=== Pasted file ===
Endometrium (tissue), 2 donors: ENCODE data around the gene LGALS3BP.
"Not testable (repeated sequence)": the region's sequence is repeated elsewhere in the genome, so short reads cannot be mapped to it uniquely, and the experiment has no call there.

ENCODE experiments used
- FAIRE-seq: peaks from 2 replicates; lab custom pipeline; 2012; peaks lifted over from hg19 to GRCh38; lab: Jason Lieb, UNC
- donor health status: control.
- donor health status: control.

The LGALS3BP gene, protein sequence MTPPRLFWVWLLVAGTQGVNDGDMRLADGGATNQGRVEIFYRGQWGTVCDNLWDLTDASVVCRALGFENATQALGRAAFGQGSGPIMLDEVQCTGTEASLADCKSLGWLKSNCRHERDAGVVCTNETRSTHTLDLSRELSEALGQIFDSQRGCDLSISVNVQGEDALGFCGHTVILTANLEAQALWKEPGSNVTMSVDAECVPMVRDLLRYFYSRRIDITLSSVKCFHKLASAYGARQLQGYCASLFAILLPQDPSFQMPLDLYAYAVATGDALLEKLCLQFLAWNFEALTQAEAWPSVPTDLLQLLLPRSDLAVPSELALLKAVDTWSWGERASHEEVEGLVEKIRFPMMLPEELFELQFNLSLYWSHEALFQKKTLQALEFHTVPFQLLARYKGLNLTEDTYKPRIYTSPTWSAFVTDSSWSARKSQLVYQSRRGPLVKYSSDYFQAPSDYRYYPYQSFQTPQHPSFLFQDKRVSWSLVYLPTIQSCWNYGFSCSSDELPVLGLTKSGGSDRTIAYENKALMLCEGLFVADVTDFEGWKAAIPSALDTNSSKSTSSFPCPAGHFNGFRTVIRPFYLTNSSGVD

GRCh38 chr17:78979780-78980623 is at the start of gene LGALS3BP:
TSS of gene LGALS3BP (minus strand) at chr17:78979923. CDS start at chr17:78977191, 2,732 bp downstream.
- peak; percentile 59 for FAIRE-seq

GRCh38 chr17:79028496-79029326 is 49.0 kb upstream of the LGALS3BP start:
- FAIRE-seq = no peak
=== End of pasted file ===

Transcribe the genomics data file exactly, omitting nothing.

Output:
Endometrium (tissue), 2 donors: ENCODE data around the gene LGALS3BP.
"Not testable (repeated sequence)": the region's sequence is repeated elsewhere in the genome, so short reads cannot be mapped to it uniquely, and the experiment has no call there.

ENCODE experiments used
- FAIRE-seq: peaks from 2 replicates; lab custom pipeline; 2012; peaks lifted over from hg19 to GRCh38; lab: Jason Lieb, UNC
- donor health status: control.
- donor health status: control.

The LGALS3BP gene, protein sequence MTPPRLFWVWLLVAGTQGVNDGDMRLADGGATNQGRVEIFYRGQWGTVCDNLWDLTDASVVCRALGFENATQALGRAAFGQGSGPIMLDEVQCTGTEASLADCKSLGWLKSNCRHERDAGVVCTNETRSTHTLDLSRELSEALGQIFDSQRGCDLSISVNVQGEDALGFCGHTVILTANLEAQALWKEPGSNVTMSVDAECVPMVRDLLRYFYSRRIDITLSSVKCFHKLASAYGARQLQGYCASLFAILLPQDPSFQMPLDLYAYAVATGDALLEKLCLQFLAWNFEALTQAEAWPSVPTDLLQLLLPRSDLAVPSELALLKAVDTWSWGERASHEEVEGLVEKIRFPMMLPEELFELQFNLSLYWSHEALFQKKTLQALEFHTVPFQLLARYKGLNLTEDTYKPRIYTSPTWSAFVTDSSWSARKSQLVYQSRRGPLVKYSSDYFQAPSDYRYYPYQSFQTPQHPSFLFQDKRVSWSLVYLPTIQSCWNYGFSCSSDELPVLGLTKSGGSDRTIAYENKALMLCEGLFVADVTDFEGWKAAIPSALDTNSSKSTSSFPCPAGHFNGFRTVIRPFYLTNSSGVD

GRCh38 chr17:78979780-78980623 is at the start of gene LGALS3BP:
TSS of gene LGALS3BP (minus strand) at chr17:78979923. CDS start at chr17:78977191, 2,732 bp downstream.
- peak; percentile 59 for FAIRE-seq

GRCh38 chr17:79028496-79029326 is 49.0 kb upstream of the LGALS3BP start:
- FAIRE-seq = no peak